In this climate of tight budgets and outsourcing, can market research save itself from drastic cost-saving measures?

Seeing market research as an expense is not new. Parts of the research process incur costs—from purchasing data to conducting primary research. Increasing pressures have been put on suppliers to maximize value. To this end, preferred suppliers, agencies of record and other partnerships have been developed. For the client-side market researcher, “doing more with less” is a mantra, if not a corporate way of life. Plus, many companies increasingly staff market research departments on a rotational basis, to save costs and produce more broadly trained employees.

The combination of many of these pressures and perceived solutions has led to a devaluing of market research—and of the market researcher. While there is inherently a project management component, the value of the market researcher  should be understood as complex and of benefit to the organization. The insights provided by the market researcher are intended to identify opportunities, improve business outcomes and challenge the organization’s strategy. Market researchers need to help clients drive business while helping to mitigate risk and plan for the future. This is best achieved when market researchers are strategic consulting partners to our various stakeholders—marketing, business development and clinical development to name a few.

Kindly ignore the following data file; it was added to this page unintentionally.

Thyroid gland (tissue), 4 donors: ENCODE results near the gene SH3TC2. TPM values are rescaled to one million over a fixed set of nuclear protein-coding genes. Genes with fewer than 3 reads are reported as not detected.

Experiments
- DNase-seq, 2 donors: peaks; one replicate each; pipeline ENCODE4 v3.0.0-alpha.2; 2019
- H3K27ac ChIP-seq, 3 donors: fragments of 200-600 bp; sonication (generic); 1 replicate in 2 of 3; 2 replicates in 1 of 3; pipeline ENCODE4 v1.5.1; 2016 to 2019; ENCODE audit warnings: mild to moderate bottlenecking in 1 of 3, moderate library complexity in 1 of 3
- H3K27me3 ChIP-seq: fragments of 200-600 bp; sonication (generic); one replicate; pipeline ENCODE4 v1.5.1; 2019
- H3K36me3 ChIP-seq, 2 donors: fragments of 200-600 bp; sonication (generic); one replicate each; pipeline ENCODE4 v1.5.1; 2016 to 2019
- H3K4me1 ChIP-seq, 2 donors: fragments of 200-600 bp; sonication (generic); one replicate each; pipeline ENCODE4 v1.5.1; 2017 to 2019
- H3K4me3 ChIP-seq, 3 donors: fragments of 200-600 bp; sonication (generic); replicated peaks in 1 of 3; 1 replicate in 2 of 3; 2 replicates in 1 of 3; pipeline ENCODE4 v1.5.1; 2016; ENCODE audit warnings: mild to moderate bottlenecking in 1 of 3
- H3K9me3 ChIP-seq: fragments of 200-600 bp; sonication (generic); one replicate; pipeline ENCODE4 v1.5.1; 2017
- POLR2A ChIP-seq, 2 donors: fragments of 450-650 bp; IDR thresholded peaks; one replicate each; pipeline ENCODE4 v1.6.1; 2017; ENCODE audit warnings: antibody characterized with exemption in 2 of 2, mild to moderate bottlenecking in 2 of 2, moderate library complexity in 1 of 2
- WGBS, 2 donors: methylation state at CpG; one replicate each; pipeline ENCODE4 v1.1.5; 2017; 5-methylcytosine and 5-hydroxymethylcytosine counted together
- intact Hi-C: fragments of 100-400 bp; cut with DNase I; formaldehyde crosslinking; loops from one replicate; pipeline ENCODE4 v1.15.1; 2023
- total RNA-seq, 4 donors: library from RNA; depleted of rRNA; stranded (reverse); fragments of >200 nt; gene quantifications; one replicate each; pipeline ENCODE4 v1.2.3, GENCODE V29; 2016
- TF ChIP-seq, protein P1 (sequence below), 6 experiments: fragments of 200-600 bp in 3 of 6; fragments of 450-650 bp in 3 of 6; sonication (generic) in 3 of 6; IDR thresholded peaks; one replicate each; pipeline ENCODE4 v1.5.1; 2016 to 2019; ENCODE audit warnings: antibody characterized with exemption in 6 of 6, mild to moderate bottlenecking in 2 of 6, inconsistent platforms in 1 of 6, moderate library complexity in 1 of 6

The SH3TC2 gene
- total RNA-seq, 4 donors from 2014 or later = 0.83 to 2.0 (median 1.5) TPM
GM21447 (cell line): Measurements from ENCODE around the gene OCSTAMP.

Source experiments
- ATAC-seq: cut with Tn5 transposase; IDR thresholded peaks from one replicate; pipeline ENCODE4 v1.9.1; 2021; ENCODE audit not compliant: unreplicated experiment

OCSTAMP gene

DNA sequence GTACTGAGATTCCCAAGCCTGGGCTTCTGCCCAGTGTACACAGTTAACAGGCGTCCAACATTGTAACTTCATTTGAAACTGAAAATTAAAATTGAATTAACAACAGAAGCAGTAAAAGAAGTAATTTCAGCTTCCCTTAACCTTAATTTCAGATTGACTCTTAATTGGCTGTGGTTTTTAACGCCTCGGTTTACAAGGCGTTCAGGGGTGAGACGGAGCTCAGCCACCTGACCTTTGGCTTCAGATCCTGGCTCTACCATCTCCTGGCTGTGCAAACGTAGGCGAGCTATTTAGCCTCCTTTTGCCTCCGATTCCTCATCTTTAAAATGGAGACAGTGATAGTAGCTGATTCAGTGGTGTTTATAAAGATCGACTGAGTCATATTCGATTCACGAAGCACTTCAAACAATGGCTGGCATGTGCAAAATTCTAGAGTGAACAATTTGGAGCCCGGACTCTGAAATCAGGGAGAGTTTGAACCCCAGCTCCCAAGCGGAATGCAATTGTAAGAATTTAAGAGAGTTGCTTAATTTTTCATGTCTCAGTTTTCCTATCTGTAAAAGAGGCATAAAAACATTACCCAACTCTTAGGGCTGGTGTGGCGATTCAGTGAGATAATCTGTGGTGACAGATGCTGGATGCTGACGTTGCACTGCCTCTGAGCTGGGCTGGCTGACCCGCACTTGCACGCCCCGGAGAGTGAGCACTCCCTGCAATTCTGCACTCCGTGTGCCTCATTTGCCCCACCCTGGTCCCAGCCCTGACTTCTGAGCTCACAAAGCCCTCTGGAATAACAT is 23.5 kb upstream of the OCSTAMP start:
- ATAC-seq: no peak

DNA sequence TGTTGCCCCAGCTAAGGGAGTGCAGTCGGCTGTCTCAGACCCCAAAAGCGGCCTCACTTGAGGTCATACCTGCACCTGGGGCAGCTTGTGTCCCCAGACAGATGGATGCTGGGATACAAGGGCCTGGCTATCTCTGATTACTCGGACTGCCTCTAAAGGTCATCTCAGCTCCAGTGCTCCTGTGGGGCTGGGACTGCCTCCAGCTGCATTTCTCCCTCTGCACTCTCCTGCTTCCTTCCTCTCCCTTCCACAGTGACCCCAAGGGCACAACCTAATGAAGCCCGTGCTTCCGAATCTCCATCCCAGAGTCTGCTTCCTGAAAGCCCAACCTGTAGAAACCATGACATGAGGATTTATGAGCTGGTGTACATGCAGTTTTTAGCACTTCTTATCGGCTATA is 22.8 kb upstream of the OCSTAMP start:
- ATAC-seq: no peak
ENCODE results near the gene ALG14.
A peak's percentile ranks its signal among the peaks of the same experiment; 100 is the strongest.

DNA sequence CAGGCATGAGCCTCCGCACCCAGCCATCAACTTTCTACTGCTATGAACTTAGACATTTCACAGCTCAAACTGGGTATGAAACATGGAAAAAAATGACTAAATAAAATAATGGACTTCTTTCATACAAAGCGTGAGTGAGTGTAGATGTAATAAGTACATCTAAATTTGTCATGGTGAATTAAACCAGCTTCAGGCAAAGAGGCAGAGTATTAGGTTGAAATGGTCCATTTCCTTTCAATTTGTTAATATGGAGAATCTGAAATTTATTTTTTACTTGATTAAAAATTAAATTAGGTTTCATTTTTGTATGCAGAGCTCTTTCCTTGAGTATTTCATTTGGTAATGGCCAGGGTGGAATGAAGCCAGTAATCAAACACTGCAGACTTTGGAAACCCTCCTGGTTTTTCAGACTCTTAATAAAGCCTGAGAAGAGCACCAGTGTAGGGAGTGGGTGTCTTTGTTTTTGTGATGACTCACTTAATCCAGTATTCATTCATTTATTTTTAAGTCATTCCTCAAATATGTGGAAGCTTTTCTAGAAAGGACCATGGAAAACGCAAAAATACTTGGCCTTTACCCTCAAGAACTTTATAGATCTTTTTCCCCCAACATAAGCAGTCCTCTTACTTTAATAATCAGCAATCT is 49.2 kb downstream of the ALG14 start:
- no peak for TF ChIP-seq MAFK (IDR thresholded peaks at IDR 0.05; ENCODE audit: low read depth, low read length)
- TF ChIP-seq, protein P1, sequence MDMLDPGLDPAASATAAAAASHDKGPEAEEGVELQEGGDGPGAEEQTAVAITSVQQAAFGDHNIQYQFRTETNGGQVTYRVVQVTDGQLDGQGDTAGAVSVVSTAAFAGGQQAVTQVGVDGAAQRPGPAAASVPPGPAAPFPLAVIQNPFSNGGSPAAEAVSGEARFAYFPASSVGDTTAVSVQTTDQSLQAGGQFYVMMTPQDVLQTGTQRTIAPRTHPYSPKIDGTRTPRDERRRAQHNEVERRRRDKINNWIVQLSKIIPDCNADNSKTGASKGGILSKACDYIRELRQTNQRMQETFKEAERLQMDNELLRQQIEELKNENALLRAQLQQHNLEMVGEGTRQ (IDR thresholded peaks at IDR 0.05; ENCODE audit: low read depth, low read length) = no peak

Perhaps to avoid falling victim to cost-saving measures, the market research industry needs to focus on changing the perception of research as a “checkbox process” to that of a valuable component of an organization’s overall strategy for achieving success.

In April, David Hooper left Warner Chilcott to become ­Evolution ­Marketing Research’s senior director, research.